Andrey Yu. Zhuravlev and Robert Riding
THE CAMBRIAN RADIATION, which commenced around 550 million years ago, arguably ranks as the single most important episode in the development of Earth's marine biota. Diverse benthic communities with complex tiering, trophic webs, and niche partitioning, together with an elaborate pelagic realm, were established soon after the beginning of the Cambrian period. This key event in the history of life changed the marine biosphere and its associated sediments forever.
At first glance, abiotic factors such us climate change, transgressive-regressive sea level cycles, plate movements, tectonic processes, and the type and intensity of volcanism appear very significant in the shaping of biotic evolution. We can see how rapid rates of subsidence, as expressed in transgressive system tracts on the Australian craton, selectively affected the diversity of organisms such as trace fossil producers, archaeocyath sponges, and trilobites (Gravestock and Shergold—chapter 6); how globally increased rates of subsidence and uplift accompanied dramatic biotic radiation by increasing habitat size and allowing phosphorus- and silica-rich waters to invade platform interiors (Brasier and Lindsay—chapter 4); how climatic effects, coupled with intensive calc-alkaline volcanism, at the end of the Middle Cambrian may have caused a shift from aragonite- to calcite-precipitating seas, providing suitable conditions for development of the hardground biota (Seslavinsky and Maidanskaya— chapter 3; Eerola—chapter 5; Guensburg and Sprinkle—chapter 19); how the reorganization of plate boundaries (Smith—chapter 2; Seslavinsky and Maidanskaya) created conditions for current upwelling, which may in turn have been responsible for the appearance and proliferation of acritarch phytoplankton and many Early Cambrian benthic organisms (Brasier and Lindsay; Ushatinskaya—chapter 16; Moldowan et al.—chapter 21).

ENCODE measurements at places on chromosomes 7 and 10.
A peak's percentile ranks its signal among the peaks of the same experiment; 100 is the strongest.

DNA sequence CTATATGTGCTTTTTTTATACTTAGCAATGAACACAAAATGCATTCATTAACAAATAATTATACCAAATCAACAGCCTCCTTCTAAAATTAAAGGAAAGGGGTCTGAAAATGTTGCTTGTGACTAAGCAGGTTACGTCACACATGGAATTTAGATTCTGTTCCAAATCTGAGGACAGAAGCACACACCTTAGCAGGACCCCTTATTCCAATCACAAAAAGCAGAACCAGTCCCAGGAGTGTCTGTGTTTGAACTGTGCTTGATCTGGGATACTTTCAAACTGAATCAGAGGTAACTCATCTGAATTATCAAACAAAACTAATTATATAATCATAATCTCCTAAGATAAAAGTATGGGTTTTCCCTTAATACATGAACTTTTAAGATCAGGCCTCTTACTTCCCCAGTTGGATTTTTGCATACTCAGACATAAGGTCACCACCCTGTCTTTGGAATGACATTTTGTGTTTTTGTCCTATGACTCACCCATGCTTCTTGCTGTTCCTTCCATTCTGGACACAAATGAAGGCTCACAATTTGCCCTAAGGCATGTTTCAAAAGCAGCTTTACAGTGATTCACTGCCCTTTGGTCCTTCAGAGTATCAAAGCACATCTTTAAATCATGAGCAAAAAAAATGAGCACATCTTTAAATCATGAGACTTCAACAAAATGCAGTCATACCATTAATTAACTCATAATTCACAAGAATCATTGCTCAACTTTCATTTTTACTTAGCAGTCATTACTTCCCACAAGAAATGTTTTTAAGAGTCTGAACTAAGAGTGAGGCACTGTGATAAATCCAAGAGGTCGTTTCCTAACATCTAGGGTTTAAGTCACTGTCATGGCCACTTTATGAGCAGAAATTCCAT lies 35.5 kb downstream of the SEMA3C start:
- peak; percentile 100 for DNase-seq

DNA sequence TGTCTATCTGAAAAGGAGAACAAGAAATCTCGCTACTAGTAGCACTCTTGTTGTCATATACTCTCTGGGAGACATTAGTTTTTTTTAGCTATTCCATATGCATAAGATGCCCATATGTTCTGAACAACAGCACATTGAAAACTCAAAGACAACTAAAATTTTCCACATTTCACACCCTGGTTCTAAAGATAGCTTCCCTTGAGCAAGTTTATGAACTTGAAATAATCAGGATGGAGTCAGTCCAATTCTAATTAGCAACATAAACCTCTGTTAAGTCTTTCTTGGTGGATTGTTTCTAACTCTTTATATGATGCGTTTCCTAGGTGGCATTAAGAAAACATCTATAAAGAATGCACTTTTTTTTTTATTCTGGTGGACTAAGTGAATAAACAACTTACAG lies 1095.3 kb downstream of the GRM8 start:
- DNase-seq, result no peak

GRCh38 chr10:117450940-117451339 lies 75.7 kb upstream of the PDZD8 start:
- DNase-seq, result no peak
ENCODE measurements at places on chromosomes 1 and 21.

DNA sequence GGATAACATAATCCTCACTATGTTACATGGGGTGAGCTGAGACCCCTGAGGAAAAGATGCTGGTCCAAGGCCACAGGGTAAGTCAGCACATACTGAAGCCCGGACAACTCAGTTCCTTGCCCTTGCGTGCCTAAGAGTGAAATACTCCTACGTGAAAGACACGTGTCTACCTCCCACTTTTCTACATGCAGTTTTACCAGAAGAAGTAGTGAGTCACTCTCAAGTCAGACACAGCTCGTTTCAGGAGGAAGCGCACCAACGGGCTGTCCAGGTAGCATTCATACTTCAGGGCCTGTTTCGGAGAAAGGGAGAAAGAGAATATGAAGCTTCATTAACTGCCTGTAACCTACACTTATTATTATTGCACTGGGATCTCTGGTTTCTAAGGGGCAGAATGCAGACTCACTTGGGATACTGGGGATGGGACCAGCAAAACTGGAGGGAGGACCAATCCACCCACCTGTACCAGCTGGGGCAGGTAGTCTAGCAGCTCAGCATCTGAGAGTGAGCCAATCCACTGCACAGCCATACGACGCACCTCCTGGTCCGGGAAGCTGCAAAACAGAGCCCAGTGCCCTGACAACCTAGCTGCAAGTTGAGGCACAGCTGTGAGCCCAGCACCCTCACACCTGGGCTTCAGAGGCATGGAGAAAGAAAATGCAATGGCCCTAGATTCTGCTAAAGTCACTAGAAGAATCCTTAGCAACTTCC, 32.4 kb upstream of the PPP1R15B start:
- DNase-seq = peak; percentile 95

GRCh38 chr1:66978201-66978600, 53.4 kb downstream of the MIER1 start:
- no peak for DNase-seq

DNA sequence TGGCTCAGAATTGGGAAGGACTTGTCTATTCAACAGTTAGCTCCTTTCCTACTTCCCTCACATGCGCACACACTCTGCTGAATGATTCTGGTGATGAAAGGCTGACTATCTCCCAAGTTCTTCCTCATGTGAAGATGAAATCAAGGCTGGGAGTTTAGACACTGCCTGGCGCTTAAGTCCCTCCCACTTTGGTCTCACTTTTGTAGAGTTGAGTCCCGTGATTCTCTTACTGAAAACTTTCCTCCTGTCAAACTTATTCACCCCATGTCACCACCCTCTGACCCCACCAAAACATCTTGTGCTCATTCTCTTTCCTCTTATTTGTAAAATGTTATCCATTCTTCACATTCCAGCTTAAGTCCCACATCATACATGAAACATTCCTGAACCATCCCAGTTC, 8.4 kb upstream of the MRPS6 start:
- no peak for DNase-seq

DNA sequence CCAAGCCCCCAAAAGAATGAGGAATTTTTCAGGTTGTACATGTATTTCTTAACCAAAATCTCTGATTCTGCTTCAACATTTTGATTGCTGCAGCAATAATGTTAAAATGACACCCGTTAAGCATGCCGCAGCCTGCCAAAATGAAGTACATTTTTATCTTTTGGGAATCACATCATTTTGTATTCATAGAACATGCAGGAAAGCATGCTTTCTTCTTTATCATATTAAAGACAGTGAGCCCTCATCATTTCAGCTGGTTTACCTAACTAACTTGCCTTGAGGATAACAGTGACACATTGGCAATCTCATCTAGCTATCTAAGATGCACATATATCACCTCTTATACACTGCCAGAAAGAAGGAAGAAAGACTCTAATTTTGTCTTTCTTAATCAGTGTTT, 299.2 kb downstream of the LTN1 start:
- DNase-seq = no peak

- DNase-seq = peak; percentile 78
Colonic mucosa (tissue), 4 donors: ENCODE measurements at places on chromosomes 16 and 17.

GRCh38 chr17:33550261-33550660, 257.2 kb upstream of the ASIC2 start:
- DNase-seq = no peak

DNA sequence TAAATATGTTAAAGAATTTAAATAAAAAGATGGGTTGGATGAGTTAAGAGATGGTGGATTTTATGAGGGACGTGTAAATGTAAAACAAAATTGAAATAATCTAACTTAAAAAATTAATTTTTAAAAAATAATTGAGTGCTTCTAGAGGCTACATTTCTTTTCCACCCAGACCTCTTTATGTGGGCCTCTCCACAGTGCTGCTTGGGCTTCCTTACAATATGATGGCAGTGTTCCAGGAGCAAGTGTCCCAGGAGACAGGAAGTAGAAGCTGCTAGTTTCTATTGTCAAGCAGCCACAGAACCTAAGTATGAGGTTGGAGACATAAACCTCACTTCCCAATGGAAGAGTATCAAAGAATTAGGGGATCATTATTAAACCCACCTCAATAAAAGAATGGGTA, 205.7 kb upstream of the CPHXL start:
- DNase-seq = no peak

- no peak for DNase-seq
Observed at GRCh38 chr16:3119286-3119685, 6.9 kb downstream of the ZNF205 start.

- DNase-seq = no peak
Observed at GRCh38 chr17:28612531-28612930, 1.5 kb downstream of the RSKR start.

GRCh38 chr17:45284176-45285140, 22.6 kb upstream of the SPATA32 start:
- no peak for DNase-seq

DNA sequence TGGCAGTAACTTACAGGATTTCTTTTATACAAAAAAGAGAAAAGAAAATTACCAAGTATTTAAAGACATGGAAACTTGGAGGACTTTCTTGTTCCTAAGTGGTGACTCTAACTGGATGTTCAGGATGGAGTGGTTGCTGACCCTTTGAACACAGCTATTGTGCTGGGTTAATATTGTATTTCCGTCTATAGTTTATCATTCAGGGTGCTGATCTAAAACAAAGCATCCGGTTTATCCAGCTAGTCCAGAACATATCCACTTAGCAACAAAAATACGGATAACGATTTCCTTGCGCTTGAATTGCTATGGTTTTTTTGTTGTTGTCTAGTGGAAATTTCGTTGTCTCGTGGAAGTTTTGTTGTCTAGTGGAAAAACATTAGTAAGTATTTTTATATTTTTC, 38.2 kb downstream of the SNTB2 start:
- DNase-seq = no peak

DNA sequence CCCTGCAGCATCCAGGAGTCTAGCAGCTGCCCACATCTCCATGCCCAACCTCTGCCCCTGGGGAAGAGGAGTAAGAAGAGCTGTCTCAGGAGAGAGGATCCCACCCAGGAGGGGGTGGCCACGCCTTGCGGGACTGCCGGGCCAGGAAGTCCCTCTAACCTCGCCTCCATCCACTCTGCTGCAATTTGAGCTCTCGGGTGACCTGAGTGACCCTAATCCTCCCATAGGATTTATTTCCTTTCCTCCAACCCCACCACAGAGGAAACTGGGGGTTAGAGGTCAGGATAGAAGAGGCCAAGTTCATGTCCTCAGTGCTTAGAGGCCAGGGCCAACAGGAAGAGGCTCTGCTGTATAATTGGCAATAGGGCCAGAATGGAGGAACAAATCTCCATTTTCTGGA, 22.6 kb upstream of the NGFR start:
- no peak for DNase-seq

However, biotic factors themselves played a remarkable role in the environmental changes that formed the background to the Cambrian radiation. We see how, by means of biomineralization, shell beds and calcite debris contributed to the appearance of hardground communities (Droser and Li—chapter 7; Rozhnov—chapter 11); how